class MyDerivedExample : YourUnnamedClass
    {
        protected override IDataReader GetAgentFromDatabase()
        {
            return new MyDataReader({"AgentId", "1"}, {"FirstName", "Fred"},
              ...);
        }
    }
    
  2. As Gishu suggested instead of using IsA relationships (inheritance) use HasA (object composition) where you once again have a class that handles creating a mock IDataReader, but this time without inheriting.

    However both of these result in lots of code that simply defines a set of results that we be returned when queried. Admittedly we can keep this code in the Test code, instead of our main code, but its an effort. All you are really doing is define a result set for particular queries, and you know what’s really good at doing that... A database

  3. I used LinqToSQL a while back and discovered that the DataContext objects have some very useful methods, including DeleteDatabase and CreateDatabase.

    public const string UnitTestConnection = "Data Source=.;Initial Catalog=MyAppUnitTest;Integrated Security=True";
    
    
    [FixtureSetUp()]
    public void Setup()
    {
      OARsDataContext context = new MyAppDataContext(UnitTestConnection);
    
    
      if (context.DatabaseExists())
      {
        Console.WriteLine("Removing exisitng test database");
        context.DeleteDatabase();
      }
      Console.WriteLine("Creating new test database");
      context.CreateDatabase();
    
    
      context.SubmitChanges();
    }
    

Consider it for a while. The problem with using a database for unit tests is that the data will change. Delete your database and use your tests to evolve your data that can be used in future tests.

There are two things to be careful of Make sure your tests run in the correct order. The MbUnit syntax for this is [DependsOn("NameOfPreviousTest")]. Make sure only one set of tests is running against a particular database.

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I'll start putting up some ideas and will update along the way:

  • SqlDatabase sqlDb = new SqlDatabase("MyConnectionString"); - You should avoid new operators mixed up with logic. You should construct xor have logic operations; avoid them happening at the same time. Use Dependency injection to pass this database as a parameter, so you can mock it. I mean this if you want to unit test it (not going to the database, which should be done in some case later)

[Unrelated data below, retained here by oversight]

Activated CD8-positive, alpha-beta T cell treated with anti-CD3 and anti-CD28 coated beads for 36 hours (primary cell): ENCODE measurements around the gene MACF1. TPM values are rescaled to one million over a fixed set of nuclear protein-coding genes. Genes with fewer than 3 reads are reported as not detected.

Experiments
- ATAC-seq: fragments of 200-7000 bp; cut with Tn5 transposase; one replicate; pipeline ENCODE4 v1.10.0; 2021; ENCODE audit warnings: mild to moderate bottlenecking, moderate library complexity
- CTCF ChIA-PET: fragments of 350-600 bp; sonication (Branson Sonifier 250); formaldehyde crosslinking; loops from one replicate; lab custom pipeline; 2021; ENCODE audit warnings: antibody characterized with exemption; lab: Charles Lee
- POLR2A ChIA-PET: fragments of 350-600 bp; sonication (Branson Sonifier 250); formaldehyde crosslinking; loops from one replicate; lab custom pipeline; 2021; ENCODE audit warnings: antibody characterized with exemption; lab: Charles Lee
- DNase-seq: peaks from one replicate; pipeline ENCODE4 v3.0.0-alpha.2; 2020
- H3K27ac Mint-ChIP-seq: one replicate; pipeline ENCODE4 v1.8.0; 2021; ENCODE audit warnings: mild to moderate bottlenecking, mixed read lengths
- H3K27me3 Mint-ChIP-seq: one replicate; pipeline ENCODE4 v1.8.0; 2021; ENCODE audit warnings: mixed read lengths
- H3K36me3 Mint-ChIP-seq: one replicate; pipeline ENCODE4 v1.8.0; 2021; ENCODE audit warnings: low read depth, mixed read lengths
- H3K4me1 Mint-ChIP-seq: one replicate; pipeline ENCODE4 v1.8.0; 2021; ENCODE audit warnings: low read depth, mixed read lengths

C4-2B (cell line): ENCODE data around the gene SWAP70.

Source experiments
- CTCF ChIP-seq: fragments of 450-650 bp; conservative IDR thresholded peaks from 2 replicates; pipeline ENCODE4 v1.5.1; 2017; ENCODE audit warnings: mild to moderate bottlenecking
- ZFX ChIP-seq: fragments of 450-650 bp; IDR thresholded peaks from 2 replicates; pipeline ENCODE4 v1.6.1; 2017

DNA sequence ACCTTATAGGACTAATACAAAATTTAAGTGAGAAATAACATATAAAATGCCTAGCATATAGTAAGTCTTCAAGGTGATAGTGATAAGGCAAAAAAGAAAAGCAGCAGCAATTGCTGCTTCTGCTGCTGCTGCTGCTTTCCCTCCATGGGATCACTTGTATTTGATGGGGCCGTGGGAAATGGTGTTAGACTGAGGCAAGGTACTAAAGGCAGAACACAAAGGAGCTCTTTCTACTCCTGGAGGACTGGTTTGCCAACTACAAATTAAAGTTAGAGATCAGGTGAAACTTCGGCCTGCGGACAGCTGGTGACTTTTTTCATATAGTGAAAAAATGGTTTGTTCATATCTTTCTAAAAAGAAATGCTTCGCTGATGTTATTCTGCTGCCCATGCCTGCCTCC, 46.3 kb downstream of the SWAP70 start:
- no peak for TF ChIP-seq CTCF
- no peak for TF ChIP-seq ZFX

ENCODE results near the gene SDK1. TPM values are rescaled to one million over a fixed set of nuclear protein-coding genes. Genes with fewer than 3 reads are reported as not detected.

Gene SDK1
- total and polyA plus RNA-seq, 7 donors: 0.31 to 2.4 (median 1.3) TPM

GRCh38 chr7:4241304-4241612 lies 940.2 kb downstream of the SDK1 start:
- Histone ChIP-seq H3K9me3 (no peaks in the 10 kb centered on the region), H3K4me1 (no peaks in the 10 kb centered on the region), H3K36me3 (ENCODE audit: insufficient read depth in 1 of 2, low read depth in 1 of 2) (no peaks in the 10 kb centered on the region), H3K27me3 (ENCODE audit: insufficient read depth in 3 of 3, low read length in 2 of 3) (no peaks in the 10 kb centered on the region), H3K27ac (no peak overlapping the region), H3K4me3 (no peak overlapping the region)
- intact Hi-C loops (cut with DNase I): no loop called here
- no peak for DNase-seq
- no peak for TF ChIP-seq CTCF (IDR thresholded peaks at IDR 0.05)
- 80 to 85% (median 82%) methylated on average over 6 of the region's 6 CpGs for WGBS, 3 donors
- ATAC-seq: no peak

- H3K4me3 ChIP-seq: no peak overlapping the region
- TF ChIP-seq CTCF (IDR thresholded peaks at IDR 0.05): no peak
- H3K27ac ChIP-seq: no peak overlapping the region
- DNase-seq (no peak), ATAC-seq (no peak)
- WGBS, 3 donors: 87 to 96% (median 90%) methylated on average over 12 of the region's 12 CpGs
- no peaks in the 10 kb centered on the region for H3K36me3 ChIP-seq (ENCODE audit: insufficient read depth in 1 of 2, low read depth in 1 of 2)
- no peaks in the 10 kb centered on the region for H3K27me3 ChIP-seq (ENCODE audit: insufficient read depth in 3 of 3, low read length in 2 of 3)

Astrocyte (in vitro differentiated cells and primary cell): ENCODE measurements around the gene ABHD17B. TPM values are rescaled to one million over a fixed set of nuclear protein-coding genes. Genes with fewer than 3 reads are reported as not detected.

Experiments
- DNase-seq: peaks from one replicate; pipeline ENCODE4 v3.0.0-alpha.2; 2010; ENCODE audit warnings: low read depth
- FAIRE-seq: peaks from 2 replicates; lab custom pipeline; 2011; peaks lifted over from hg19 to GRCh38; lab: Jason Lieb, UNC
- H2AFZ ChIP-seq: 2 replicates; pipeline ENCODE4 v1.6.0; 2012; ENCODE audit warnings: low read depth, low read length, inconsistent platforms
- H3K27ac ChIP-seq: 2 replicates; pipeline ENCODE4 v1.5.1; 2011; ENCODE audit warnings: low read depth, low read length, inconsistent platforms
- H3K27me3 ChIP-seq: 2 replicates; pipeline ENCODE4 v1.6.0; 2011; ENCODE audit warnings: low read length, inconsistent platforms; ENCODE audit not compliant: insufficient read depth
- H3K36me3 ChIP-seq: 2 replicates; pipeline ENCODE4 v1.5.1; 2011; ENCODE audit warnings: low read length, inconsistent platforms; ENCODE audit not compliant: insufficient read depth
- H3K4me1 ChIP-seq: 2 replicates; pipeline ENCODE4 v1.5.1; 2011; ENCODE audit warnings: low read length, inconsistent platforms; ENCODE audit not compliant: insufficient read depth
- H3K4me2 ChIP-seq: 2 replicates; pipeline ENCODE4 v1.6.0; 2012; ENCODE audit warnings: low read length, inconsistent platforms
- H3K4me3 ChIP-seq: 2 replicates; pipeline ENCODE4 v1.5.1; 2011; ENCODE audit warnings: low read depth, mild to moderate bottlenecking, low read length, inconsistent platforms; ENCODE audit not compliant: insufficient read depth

• IDataReader agentInformation = GetAgentFromDatabase(agentId) - Maybe you could separate the Reader retrieval to some other class, so you can mock this class while testing the factory code.
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IMO you should normally only worry about making your public properties/methods testable. I.e. as long as Select(int agentId) works you normally don't care how it does it via GetAgentFromDatabase(int agentId).

What you have seems reasonable, as I imagine it can be tested with something like the following (assuming your class is called AgentRepository)

AgentRepository aRepo = new AgentRepository();
int agentId = 1;
Agent a = aRepo.Select(agentId);
//Check a here

As for suggested enhancements. I would recommend allowing the AgentRepository's connection string to be changed, either by public or internal access.

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Assuming that you're trying to test the public Select method of class [NoName]..

  1. Move the GetAgentFromDatabase() method into an interface say IDB_Access. Let NoName have an interface member that can be set as a ctor parameter or a property. So now you have a seam, you can change the behavior without modifying the code in the method.
  2. I'd change the return type of the above method to return something more general - you seem to be using it like a hashtable. Let the production implementation of IDB_Access use the IDataReader to create the hashtable internally. It also makes it less technology dependent ; I can implement this interface using MySql or some non-MS/.net environment. private Hashtable GetAgentFromDatabase(int agentId)
  3. Next for your unit test, you could work with a stub (or use something more advanced like a mock framework)

.

public MockDB_Access : IDB_Access
{
  public const string MY_NAME = "SomeName;
  public Hashtable GetAgentFromDatabase(int agentId)
  {  var hash = new Hashtable();
     hash["FirstName"] = MY_NAME; // fill other properties as well
     return hash;
  }
}

// in the unit test
var testSubject = new NoName( new MockDB_Access() );
var agent = testSubject.Select(1);
Assert.AreEqual(MockDB_Access.MY_NAME, agent.FirstName); // and so on...
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As for my opinion the GetAgentFromDatabase() method must not be testet by an extra test, because its code is fully covered by the test of the Select() method. There are no branches the code could walk along, so no point in creating an extra test here. If the GetAgentFromDatabase() method is called from multiple methods you should test it on its own though.